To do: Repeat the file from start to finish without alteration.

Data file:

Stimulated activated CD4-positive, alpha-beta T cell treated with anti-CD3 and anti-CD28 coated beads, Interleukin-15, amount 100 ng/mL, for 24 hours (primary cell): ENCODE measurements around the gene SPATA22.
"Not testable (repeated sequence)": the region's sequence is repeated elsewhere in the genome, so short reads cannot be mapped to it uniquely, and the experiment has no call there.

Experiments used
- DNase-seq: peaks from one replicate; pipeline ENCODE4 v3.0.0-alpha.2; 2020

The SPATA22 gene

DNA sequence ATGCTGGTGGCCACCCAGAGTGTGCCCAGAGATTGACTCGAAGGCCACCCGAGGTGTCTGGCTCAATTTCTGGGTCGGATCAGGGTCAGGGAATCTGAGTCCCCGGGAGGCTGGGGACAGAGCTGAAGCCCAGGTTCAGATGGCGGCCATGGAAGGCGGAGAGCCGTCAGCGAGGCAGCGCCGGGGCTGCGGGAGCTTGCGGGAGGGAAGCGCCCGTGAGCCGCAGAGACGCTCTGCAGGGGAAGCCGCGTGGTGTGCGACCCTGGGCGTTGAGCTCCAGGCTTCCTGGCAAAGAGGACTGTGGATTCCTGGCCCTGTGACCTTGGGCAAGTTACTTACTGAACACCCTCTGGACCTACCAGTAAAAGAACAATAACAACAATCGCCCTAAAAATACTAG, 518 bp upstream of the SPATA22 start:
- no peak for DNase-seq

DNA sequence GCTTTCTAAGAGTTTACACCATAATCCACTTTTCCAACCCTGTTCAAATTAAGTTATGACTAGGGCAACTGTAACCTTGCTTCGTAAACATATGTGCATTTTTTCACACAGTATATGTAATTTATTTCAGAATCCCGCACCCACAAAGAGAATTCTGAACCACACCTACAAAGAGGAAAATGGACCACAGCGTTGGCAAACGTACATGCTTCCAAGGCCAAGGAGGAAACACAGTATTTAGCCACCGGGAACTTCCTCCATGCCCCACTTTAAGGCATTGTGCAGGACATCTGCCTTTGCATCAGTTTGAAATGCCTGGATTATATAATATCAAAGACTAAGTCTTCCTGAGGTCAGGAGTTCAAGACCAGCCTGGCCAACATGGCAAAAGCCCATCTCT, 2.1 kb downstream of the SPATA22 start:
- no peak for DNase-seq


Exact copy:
Stimulated activated CD4-positive, alpha-beta T cell treated with anti-CD3 and anti-CD28 coated beads, Interleukin-15, amount 100 ng/mL, for 24 hours (primary cell): ENCODE measurements around the gene SPATA22.
"Not testable (repeated sequence)": the region's sequence is repeated elsewhere in the genome, so short reads cannot be mapped to it uniquely, and the experiment has no call there.

Experiments used
- DNase-seq: peaks from one replicate; pipeline ENCODE4 v3.0.0-alpha.2; 2020

The SPATA22 gene

DNA sequence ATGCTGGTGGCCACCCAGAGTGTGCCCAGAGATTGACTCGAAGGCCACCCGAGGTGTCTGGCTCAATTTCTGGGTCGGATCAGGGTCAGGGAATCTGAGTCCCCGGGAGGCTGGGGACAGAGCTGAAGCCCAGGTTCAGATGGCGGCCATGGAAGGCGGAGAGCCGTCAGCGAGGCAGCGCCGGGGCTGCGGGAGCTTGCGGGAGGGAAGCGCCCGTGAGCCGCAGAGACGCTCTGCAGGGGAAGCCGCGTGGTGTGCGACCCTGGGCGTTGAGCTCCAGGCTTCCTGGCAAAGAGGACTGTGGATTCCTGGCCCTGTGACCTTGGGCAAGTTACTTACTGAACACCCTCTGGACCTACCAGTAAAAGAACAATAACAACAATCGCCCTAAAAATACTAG, 518 bp upstream of the SPATA22 start:
- no peak for DNase-seq

DNA sequence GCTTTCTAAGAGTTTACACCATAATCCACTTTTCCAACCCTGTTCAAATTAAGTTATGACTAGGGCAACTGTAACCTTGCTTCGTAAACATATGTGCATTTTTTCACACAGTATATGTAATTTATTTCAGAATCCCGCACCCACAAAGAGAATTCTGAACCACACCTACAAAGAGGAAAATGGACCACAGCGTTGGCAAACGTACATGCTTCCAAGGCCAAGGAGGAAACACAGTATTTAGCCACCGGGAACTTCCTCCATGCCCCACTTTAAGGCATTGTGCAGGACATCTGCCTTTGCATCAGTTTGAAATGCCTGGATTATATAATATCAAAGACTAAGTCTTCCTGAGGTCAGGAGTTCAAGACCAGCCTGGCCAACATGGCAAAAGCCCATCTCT, 2.1 kb downstream of the SPATA22 start:
- no peak for DNase-seq